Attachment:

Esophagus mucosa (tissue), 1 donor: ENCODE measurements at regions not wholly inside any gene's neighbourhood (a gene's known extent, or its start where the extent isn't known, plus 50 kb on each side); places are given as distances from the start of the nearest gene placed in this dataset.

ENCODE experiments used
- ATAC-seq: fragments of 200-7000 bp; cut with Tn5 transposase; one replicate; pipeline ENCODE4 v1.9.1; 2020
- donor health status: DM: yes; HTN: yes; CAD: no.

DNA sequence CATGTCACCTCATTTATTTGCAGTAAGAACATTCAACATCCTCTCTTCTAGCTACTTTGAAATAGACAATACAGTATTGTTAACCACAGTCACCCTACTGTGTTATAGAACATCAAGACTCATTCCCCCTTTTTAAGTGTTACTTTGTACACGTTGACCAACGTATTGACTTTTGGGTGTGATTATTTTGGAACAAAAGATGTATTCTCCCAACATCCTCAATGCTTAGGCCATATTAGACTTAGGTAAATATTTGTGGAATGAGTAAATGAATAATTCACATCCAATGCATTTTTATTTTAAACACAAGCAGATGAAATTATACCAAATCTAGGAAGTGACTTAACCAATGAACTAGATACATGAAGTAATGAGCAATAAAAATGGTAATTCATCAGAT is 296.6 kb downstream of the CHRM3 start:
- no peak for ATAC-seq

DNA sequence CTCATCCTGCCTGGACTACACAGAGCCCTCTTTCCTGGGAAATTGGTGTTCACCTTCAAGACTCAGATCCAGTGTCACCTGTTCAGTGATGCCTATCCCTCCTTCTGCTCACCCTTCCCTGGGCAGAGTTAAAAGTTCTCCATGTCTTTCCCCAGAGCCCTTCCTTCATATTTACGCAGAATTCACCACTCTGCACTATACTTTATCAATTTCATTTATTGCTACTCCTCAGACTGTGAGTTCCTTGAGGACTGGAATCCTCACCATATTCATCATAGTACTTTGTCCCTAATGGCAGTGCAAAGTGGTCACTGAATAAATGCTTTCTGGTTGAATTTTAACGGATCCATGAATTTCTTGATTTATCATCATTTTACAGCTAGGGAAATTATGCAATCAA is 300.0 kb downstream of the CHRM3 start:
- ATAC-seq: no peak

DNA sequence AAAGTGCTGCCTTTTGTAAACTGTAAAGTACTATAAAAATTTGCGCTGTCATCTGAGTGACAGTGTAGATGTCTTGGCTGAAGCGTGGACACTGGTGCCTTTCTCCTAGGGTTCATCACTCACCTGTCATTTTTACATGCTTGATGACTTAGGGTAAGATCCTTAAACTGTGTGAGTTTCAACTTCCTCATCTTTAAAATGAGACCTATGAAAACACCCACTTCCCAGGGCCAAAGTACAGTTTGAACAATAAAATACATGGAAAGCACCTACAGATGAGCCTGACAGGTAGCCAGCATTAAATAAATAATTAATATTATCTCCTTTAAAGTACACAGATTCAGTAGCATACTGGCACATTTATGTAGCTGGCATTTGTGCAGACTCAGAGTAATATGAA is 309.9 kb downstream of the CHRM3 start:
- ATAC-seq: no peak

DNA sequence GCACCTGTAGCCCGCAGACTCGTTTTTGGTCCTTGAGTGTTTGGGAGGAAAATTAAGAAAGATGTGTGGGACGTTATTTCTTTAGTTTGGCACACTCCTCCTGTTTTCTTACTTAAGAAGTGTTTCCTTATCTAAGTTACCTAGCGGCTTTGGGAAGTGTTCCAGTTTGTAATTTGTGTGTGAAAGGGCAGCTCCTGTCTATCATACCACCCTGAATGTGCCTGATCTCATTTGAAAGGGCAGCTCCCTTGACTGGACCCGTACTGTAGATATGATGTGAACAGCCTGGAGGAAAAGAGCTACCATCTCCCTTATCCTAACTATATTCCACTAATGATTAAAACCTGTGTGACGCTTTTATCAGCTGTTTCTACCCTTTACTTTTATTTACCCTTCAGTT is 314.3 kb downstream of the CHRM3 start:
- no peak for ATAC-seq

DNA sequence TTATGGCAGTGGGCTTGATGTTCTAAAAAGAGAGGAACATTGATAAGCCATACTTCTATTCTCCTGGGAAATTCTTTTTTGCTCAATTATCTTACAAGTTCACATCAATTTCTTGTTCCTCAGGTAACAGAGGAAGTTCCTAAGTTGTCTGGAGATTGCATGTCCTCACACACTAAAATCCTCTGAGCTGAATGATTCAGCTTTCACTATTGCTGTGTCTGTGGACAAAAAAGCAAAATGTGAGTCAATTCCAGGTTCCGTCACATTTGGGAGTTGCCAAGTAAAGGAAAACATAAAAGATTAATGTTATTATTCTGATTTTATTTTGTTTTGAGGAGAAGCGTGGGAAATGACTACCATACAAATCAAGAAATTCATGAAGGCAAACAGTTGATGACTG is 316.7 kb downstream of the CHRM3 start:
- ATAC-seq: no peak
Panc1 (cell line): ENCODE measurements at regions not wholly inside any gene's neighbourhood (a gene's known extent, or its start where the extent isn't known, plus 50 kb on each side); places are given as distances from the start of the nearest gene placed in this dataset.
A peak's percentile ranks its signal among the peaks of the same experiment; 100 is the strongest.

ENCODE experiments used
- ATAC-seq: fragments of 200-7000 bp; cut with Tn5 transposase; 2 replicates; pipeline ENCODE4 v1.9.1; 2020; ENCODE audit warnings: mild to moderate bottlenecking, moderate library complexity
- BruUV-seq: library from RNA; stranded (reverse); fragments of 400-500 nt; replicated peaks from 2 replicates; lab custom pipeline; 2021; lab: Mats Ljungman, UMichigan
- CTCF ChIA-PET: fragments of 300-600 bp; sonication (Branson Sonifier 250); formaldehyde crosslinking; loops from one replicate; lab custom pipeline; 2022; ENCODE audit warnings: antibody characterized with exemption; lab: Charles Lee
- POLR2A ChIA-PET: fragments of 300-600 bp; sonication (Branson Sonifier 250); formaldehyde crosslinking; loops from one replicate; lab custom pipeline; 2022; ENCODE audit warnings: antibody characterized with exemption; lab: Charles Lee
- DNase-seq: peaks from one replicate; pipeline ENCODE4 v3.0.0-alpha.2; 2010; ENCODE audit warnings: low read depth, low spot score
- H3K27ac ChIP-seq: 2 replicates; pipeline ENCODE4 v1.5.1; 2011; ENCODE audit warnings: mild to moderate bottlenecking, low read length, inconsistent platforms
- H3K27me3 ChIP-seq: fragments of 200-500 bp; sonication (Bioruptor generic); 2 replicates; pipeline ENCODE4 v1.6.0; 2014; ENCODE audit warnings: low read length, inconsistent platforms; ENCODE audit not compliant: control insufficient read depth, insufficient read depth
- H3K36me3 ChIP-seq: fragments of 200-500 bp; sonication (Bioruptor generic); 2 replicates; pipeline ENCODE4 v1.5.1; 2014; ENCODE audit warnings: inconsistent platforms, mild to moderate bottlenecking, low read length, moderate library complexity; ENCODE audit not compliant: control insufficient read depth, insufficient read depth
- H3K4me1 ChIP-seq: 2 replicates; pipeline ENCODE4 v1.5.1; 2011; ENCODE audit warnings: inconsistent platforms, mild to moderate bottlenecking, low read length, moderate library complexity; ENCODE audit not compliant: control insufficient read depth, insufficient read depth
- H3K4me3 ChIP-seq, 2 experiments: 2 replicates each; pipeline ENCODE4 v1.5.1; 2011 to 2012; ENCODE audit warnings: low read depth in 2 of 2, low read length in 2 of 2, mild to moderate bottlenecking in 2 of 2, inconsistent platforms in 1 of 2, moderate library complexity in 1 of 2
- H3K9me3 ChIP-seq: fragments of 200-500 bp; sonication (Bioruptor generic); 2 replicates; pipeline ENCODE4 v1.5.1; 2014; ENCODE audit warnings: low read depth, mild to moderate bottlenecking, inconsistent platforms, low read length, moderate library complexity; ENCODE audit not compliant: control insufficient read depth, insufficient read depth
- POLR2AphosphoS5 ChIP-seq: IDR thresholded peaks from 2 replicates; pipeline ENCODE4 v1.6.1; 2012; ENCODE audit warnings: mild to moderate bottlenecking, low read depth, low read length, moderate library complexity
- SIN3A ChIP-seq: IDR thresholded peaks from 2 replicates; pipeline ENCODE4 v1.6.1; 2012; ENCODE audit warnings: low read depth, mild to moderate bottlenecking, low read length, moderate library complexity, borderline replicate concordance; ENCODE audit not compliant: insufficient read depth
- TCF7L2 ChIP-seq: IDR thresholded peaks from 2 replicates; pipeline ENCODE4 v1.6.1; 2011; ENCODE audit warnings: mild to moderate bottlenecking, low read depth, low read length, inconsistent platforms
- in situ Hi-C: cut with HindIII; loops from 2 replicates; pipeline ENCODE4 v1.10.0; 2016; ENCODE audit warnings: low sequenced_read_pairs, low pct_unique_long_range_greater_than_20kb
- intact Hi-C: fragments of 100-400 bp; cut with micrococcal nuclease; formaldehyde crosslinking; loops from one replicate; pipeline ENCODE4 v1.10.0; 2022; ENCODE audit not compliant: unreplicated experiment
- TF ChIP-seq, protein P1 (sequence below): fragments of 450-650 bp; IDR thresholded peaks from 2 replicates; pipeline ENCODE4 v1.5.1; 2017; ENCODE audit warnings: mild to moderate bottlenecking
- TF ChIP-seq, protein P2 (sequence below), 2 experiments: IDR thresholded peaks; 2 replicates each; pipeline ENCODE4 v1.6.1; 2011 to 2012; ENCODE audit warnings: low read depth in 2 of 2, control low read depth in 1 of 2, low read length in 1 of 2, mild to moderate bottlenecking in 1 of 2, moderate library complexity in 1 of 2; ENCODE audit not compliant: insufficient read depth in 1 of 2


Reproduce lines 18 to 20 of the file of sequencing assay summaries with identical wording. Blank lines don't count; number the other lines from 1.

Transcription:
- ATAC-seq: fragments of 200-7000 bp; cut with Tn5 transposase; 2 replicates; pipeline ENCODE4 v1.9.1; 2020; ENCODE audit warnings: mild to moderate bottlenecking, moderate library complexity
- BruUV-seq: library from RNA; stranded (reverse); fragments of 400-500 nt; replicated peaks from 2 replicates; lab custom pipeline; 2021; lab: Mats Ljungman, UMichigan
- CTCF ChIA-PET: fragments of 300-600 bp; sonication (Branson Sonifier 250); formaldehyde crosslinking; loops from one replicate; lab custom pipeline; 2022; ENCODE audit warnings: antibody characterized with exemption; lab: Charles Lee